This is the craziest thing that I have seen, maybe ever.... This video software removes elements live and on the fly. The program called Diminished Reality is still in its earliest versions, it will be really interesting to see how this is used. I have a feeling it will become an "app" the people can play with on their phones, but it could have better uses - like removing background elements from film shoots that would otherwise be an expensive post production step. Of course, it can easily be used mischievously by "news" organizations...
November 1997: After 58 tourists were killed in a terrorist attack at the temple of Hatshepsut in Luxor Egypt, the Swiss tabloid Blick digitally altered a puddle of water to appear as blood flowing from the temple. On the surface it does not seem like a big manipulation, the color is changed across the whole image, just a simple color cast change. How do you feel about this kind of image manipulation?
Wednesday, October 20, 2010
Can you spot who doesn't belong??? In this 1960 Olympic photograph the US Team had just defeated the Soviet Union but three of the team's players did not stick around long enough to get into the shot. So they just pasted their faces over three less important players I guess...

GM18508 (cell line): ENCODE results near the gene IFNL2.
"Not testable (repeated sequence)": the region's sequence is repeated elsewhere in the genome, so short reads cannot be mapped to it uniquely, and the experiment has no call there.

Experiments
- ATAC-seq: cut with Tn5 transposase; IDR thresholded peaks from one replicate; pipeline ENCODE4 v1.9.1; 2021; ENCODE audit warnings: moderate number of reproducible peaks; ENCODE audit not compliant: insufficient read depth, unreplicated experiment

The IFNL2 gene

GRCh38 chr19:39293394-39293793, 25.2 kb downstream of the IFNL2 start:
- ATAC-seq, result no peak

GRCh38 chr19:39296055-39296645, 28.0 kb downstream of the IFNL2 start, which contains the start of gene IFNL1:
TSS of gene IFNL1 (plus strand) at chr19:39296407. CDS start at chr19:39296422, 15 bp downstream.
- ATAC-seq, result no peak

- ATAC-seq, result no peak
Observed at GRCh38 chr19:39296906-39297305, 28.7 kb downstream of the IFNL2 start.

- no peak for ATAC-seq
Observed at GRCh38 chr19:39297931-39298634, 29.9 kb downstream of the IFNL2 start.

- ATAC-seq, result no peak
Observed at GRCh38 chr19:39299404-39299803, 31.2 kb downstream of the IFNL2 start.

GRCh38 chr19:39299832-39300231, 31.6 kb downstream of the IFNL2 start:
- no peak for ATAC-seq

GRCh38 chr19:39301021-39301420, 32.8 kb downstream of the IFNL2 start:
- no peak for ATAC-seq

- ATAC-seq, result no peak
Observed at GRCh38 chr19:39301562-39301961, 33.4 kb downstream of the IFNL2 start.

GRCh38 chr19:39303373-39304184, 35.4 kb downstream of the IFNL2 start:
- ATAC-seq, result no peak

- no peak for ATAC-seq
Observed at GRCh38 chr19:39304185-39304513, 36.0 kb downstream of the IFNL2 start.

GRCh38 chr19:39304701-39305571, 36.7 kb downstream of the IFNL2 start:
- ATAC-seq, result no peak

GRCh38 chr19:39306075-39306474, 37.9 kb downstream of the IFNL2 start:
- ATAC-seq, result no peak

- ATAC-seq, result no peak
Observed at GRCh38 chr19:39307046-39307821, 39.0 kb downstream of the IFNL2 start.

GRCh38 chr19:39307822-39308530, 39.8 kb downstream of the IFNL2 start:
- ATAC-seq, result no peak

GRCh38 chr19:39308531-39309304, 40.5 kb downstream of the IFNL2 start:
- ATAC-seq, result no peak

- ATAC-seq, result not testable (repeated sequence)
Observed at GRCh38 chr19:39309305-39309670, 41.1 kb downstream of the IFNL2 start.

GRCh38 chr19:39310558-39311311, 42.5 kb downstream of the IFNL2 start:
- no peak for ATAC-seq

Tuesday, October 19, 2010
Monday, October 18, 2010
This August 1989 cover of TV Guide used a photo of Ann Margret with Oprah's head pasted on... Didn't Oprah's weight used to change all the time? I cannot remember if she was fat or thin in 1989, plus I was only 6. Maybe that is why they elected to use a different body though.
Sunday, October 17, 2010
Friday, October 15, 2010
In order to create a more heroic portrait of himself, Benito Mussolini had the horse handler removed from the original photograph. This photograph is from 1942.
Thursday, October 14, 2010
In the comments since I have been posting some historical image manipulations it seems like a lot of people have been asking about how images were edited before the electronic age. No, I don't think it was much like this image above - but I am doing some research and hope to post some kind of guide or tutorial in the near future!
In this photo from 1976 the so called "gang of four" were removed for a memorial ceremony for Mao. Not long ago there was much speculation the Kim Jung Il had either died or was seriously ill - the North Korean government press was accused of manipulating images of the dictator into recent photographs to trick everyone into thinking he was ok. I'll have to look for some of those images to post.